[M07/S02] What Happens when you get an Offer on your Home

Getting an Offer on your Home

Once you’ve received an offer, you must carefully read its terms and conditions then evaluate if the offer meets your needs. There’s a number of questions you need to be asking yourself:

  • When does the offer expire?
  • Is the price fair?
  • How much is the buyer asking in concessions?
  • Are there any special requests (such as asking that furniture be left, or repairs be made, etc.)?
  • Does the buyer want cash toward closing costs?
  • Do you have other offers to compare it to?
  • What is the general interest in your property?

After carefully weighing these factors and anything else your Realtor advises, you must decide if you want to accept the offer, reject the offer, or make a counter offer.

Negotiation is a fine art and typically works best when both parties get at least some of what they want. For example, you may be willing to take less money for your home in exchange for an all-cash offer or a quicker closing. Your buyer may be willing to pay your asking price, but they may ask you to pay their closing costs.

Before considering your buyer’s offer, make sure they’re a serious buyer. Ask your agent to provide proof that the buyer has been prequalified by a lender or has other means to purchase your home such as proof of cash or letter of credit.

If an offer isn’t what you expected, see if your agent – or the buyer’s agent – can explain why. For example, a nearby home may have recently sold for less than your asking price and your buyers feel you should sell for the same. Be prepared to defend your price by showcasing your home’s condition, updates, size, and other advantages.

A serious buyer will offer close to what you’re asking, but may have a few demands and contingencies. A buyer may ask you to reconsider an exclusion, such as a fine chandelier or custom piece of furniture, because of its decorative importance to the room. Based on the offer received, you will know if that’s a reasonable request. Special requests should be accompanied by a respectfully high offer price. Are the price and terms the buyer is offering reasonable, given your home’s position in the marketplace?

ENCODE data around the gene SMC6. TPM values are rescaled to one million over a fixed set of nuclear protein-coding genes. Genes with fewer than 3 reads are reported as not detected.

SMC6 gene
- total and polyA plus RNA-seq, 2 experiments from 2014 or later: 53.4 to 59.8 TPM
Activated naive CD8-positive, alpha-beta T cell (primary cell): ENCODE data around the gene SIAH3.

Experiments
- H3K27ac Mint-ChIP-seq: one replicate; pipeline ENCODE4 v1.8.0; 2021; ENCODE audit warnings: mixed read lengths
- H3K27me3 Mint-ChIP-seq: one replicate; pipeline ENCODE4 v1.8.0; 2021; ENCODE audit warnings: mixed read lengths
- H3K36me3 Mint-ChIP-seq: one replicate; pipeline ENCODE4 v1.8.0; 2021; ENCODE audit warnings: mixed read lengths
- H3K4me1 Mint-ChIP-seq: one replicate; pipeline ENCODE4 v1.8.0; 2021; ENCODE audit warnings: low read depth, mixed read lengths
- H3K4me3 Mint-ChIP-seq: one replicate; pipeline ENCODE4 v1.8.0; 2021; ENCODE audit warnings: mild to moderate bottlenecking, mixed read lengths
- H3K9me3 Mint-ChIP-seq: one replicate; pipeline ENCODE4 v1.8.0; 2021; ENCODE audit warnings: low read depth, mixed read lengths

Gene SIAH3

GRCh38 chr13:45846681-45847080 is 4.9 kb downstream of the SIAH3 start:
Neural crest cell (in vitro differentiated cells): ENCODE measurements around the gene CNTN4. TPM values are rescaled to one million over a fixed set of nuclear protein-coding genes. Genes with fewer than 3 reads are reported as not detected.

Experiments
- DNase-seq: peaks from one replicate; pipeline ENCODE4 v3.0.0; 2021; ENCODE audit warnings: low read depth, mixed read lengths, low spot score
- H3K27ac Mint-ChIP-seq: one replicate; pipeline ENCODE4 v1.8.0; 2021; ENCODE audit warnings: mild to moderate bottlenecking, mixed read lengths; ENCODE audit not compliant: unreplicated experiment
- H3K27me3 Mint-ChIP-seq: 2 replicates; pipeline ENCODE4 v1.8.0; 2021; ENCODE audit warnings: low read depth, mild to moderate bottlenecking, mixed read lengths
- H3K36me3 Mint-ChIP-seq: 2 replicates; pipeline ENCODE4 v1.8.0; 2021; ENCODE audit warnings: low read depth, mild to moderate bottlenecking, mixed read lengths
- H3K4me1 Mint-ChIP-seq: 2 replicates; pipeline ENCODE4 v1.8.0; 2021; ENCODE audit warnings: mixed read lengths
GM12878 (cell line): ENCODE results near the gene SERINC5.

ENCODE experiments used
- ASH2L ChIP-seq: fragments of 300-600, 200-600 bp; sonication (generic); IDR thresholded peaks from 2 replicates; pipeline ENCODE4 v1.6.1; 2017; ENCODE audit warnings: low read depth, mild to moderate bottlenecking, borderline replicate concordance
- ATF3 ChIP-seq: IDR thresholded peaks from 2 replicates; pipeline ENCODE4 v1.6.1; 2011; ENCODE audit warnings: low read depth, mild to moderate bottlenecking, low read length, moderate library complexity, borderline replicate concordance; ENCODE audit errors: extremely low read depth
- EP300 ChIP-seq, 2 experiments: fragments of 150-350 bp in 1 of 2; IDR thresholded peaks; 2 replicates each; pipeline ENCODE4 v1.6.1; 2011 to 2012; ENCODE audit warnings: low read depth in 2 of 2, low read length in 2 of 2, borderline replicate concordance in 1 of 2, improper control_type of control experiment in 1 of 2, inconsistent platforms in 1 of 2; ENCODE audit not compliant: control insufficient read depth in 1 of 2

Sometimes buyers find your home before they are ready to move. For example, a family may be transferring from another state and need to find a home quickly. Common requests in scenarios like this are asking you to delay closing or rent back the home and charge you rent until they can move in. You can confirm this with their relocation company (if they have one) and decide if this is reasonable for you to allow.

Buyers will only pay what they believe your home is worth. They respond almost exclusively to price, location, and condition. What you paid for the home or the equity you need out of it aren’t relevant to the buyer.

It’s simple: homes in top condition sell for the most money. If you’re not receiving the offers you’d like, then condition is likely affecting the price. Ask your agent which repairs and updates would increase your property value the most. After making those changes, reconsider your price.

You can also counter with a carpet allowance, offer to pay HOA fees, or offer some other concession that will please the buyer. Your agent can’t tell you what to ask for your home or what you should accept, but he can tell you what you can do to improve your negotiating position.

Keep in mind that your purchase offer is only binding when you agree to the buyer’s terms or the buyer agrees to your counter offer. Every change you or the buyer makes means the other party can walk away from the deal entirely. Don’t lose your buyer over a minor sticking point. Keep your eye on the goal – selling your home.

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About the Author
Seb Frey helps long-time Bay Area homeowners make their next move easily the next one yet. If you're looking for a minimum of hassle, maximum net cash on sale, and certain results, contact Seb today.